This is accomplished by drawing a bright and shining line between the public interface of a class and its private implementation. The public interface is a contract issued by your class that consists of two parts. The first part says, I promise to be able to do this work. Specifically, you ll see that a public interface says, Call this method, with these parameters, and I ll do this work, and return this value. The second part says, You are allowed to access these values (and no others). C# implements this second part of the interface through properties (discussed in 8). A client can rely on a public interface not to change. If the public interface does change, the client must be recompiled and perhaps redesigned. On the other hand, the private implementation is, as its name implies, private to the server. The designer of the server class is free to change how it does the work promised in the public interface, as long as it continues to fulfill the terms of its implicit contract: it must take the given parameters, do the promised work, and return the promised value and allow access to the public properties. For example, you might have a public method NetPresentValue( ) that promises as follows: Give me a dollar amount and a number of years, and I ll return the net present value. How you compute that amount is your business; as long as you return the net present value given a dollar amount and number of years, the client doesn t care whether you look it up in a table, compute the value, or ask your friend who is really good at math. You might implement your Net Present Value interface initially by keeping a table of values. Sometime later, you might change your program to compute the net present value using the appropriate algebra. That is encapsulated within your class, and it does not affect the client. As long as you don t change the public interface (that is, as long as you don t change the number or type of parameters expected, or change the type of the return value), your clients will not break when you change the implementation.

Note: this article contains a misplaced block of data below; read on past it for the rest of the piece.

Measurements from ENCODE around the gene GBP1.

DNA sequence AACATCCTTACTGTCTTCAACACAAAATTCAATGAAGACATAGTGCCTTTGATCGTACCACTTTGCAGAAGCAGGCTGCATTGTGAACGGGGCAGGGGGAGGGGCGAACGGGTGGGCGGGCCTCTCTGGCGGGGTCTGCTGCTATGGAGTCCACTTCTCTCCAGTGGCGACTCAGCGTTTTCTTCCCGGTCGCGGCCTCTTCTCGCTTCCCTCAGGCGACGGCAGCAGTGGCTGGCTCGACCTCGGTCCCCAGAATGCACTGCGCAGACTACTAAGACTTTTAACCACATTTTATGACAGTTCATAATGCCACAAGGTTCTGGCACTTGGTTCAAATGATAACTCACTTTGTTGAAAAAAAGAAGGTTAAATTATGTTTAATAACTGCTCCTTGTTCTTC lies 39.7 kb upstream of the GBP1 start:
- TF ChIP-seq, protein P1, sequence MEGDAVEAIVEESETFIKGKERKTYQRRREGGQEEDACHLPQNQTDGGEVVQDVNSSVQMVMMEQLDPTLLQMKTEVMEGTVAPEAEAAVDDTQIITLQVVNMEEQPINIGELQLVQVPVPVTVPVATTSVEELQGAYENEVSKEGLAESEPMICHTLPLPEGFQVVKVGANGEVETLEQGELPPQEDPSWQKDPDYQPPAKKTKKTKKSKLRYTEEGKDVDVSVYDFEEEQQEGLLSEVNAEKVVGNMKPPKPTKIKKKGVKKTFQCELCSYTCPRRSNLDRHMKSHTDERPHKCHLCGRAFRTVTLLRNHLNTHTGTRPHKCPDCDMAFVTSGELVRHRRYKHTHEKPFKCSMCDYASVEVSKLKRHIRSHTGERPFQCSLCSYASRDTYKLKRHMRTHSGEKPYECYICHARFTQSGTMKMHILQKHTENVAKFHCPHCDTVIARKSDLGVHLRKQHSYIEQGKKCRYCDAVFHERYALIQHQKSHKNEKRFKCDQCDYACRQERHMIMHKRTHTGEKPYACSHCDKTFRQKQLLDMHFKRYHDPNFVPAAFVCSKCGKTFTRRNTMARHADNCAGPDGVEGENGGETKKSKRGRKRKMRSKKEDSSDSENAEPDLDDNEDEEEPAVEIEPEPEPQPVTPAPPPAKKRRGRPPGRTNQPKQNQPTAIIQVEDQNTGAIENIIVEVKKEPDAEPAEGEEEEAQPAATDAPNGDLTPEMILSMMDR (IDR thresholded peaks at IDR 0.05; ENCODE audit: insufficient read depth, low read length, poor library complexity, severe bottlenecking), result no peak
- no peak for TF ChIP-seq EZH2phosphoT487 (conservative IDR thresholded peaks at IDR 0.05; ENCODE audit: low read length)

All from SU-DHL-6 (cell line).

Copyright © OnBarcode.com . All rights reserved.